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High Voltage Bus Tour
The first stop was the Valley Generating Station, one of four gas-fired power plants operated by the DWP. We first do a loop around Receiving Station M, then the plant.
We then go next door to the Truesdale Training Center, where we are met by a new group of briefers.
The tour gets a briefing in the Operations Training Center in Truesdale, with a wall-sized diagrammatic switchboard of a system similar to the actual DWP network that lights up and responds to provide realistic and interactive training scenarios.
At Truesdale there is a yard full of switchgear equipment and underground vaults that is off-line and labeled, so trainees can safely interact with them.
Underground vault training site.
Splicing and cable coupling training area.
Truesdale has dense forests of utility poles for training, some topped with transformers and other appurtenances for doing line work, others set up to practice climbing.
Sylmar Tunnel explosion of 1971, where 17 miners building a water supply tunnel for the city were killed.
Our bus enters the facility at Sylmar Converter Station and passes through the forest of exotic outdoor switchgear resembling an extraterrestrial sculpture park.
Entering the converter station.
Lobby general orientation.
System on screen.
Viewing the valve halls.
After departing, we stop for a brief infrastructural moment at Newhall Pass, an axis mundi of LA conveyance. Looking up is one of the most complicated freeway exchanges in the city, with flyways soaring this way and that (which collapsed in the Northridge Quake 20 years ago). Looking down is a canyon with a hundred year old rail tunnel portal, the train coming into the city from the north. Just out of sight to the northwest is Beale’s Cut, a trough dug in a canyon in the 1860s as a way to pass in and out of the city. At the surface, where the bus is pulled over to look this over, is the old road through the pass, built after Beale’s cut, called The Old Road.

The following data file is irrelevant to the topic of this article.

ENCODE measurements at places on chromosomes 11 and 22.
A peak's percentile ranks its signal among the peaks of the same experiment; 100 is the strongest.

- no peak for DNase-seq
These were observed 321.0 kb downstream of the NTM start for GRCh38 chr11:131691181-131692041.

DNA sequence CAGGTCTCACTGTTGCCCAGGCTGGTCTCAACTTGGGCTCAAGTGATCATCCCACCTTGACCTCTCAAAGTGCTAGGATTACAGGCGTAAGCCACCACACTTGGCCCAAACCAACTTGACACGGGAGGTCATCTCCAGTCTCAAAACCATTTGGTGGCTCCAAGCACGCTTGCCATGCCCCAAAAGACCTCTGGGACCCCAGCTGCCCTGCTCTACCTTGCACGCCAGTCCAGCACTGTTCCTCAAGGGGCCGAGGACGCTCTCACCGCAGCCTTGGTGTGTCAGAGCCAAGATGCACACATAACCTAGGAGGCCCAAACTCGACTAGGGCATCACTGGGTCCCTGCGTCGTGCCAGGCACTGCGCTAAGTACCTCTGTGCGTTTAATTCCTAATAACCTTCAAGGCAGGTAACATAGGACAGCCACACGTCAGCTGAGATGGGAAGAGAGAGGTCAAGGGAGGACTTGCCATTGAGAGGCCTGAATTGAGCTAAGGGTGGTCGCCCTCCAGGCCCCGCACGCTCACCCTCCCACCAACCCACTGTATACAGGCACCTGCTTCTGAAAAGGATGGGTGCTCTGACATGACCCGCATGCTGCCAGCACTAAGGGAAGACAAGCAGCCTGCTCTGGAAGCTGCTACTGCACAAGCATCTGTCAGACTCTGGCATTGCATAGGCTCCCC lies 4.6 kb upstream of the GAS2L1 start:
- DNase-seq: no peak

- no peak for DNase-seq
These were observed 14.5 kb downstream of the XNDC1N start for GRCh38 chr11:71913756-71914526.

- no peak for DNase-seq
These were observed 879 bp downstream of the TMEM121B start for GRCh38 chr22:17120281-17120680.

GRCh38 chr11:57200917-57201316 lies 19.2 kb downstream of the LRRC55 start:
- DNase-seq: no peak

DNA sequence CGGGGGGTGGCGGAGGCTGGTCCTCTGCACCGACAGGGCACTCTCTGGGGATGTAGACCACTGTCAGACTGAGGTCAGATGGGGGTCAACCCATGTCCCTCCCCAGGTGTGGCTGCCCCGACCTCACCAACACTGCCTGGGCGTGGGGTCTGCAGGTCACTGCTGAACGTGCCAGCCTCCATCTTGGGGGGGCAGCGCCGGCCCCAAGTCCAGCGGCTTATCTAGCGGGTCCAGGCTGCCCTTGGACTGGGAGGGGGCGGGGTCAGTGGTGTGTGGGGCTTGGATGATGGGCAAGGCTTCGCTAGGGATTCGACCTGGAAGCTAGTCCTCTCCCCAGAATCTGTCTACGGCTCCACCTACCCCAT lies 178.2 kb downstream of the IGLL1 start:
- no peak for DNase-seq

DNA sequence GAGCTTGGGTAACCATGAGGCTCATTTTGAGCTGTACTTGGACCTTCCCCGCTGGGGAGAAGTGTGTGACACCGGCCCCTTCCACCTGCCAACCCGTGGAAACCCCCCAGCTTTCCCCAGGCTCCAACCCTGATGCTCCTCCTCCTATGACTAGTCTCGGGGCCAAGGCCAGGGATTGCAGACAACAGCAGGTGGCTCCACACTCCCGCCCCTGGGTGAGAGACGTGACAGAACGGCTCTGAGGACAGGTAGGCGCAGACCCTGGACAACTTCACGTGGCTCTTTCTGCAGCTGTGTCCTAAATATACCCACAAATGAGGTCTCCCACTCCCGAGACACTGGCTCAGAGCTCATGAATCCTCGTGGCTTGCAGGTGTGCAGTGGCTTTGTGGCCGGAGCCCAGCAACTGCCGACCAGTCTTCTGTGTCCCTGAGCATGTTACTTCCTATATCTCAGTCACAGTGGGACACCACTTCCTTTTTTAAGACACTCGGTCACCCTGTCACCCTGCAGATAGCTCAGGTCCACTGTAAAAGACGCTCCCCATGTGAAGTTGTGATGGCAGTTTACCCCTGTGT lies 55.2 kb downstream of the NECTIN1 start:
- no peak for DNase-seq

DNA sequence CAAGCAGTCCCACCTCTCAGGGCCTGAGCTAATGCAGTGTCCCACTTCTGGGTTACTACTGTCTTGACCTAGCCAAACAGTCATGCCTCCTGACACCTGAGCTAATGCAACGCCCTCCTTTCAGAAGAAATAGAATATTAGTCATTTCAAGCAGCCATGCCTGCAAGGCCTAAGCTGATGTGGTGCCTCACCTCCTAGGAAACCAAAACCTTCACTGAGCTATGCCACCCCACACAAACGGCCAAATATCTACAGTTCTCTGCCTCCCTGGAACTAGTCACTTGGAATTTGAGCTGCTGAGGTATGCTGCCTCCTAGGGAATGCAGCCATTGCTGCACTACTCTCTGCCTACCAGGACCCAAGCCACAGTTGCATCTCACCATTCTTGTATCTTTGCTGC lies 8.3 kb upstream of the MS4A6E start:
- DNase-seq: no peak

Onward, upstream, into San Francisquito Canyon.
Downward into the DWP village at Power Plant Number One.
We meet with a briefer, who takes us through town.
To Power Plant Number One.
Control Room, Power Plant Number One.
Daily log, still written in a book by hand.
Sure, you can press that one – not THAT one, THAT one . . .
Exploring the plant.
One last stop on the way back.
Down an abandoned road.
To the ruins of the St. Francis Dam.
In 1928, the dam failed, hours after William Mulholland inspected it and declared it safe. Its failure was one of the worst industrial accidents in American history, with at least 450 people killed.
Back to the bus, and the drop towards sea level, into Los Angeles.